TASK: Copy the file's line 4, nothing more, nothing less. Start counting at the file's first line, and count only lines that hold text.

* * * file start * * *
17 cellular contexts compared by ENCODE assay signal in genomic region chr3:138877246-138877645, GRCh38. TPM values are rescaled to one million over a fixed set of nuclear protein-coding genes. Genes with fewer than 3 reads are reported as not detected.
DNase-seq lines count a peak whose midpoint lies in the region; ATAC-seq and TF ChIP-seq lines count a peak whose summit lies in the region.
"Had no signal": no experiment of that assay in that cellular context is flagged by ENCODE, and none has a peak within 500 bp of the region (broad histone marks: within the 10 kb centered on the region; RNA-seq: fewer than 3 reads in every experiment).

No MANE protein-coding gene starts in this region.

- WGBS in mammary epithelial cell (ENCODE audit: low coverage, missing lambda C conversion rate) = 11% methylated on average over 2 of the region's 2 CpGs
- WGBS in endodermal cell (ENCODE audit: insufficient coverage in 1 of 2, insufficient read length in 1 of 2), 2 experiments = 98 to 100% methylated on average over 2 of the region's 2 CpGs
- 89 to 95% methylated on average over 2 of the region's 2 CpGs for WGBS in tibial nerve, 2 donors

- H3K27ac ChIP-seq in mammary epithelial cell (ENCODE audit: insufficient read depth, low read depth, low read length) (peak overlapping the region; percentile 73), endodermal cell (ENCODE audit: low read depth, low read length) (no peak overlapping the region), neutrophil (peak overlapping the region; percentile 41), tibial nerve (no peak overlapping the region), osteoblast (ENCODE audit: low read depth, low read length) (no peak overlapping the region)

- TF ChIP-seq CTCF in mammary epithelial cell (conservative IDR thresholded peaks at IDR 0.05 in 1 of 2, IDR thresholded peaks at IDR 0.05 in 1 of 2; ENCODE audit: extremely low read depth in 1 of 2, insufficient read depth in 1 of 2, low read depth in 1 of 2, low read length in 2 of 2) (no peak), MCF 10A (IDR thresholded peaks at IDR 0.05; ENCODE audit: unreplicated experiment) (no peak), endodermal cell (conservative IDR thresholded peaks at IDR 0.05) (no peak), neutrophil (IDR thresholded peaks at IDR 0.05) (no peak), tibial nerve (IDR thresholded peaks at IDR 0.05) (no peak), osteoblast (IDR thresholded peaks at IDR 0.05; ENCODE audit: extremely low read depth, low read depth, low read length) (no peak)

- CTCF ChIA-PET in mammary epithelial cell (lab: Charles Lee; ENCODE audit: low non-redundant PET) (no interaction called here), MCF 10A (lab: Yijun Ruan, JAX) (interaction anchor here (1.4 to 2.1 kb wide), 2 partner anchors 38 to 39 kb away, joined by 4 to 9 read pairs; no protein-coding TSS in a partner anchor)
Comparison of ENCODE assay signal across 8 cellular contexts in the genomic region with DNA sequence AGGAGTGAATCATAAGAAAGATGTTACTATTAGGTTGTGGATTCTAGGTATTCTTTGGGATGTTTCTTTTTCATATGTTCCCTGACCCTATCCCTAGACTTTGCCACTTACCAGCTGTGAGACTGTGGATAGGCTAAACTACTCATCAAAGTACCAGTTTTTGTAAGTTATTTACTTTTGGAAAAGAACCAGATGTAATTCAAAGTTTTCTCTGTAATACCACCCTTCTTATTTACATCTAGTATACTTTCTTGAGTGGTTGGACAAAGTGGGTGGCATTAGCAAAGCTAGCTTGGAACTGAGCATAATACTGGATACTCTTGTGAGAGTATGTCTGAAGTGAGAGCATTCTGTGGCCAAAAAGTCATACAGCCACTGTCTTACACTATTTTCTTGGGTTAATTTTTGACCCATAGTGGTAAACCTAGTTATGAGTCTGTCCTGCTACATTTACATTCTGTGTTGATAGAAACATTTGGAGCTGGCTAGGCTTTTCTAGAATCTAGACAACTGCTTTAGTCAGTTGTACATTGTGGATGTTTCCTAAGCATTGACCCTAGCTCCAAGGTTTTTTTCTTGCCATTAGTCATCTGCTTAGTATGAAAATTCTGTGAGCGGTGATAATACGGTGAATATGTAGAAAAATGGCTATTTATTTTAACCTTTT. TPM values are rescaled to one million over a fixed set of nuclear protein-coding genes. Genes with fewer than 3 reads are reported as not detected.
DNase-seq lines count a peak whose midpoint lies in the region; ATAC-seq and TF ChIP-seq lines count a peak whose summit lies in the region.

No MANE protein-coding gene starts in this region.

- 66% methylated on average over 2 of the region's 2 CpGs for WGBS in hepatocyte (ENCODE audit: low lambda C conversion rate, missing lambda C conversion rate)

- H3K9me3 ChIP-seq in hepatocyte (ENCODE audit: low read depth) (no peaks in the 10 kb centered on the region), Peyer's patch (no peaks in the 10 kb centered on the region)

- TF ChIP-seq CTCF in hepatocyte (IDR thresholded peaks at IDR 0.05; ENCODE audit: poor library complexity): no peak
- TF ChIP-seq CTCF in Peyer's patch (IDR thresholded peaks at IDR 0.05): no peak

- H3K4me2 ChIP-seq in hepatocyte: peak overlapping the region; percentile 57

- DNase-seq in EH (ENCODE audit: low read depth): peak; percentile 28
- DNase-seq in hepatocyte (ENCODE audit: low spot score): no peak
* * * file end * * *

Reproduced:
No MANE protein-coding gene starts in this region.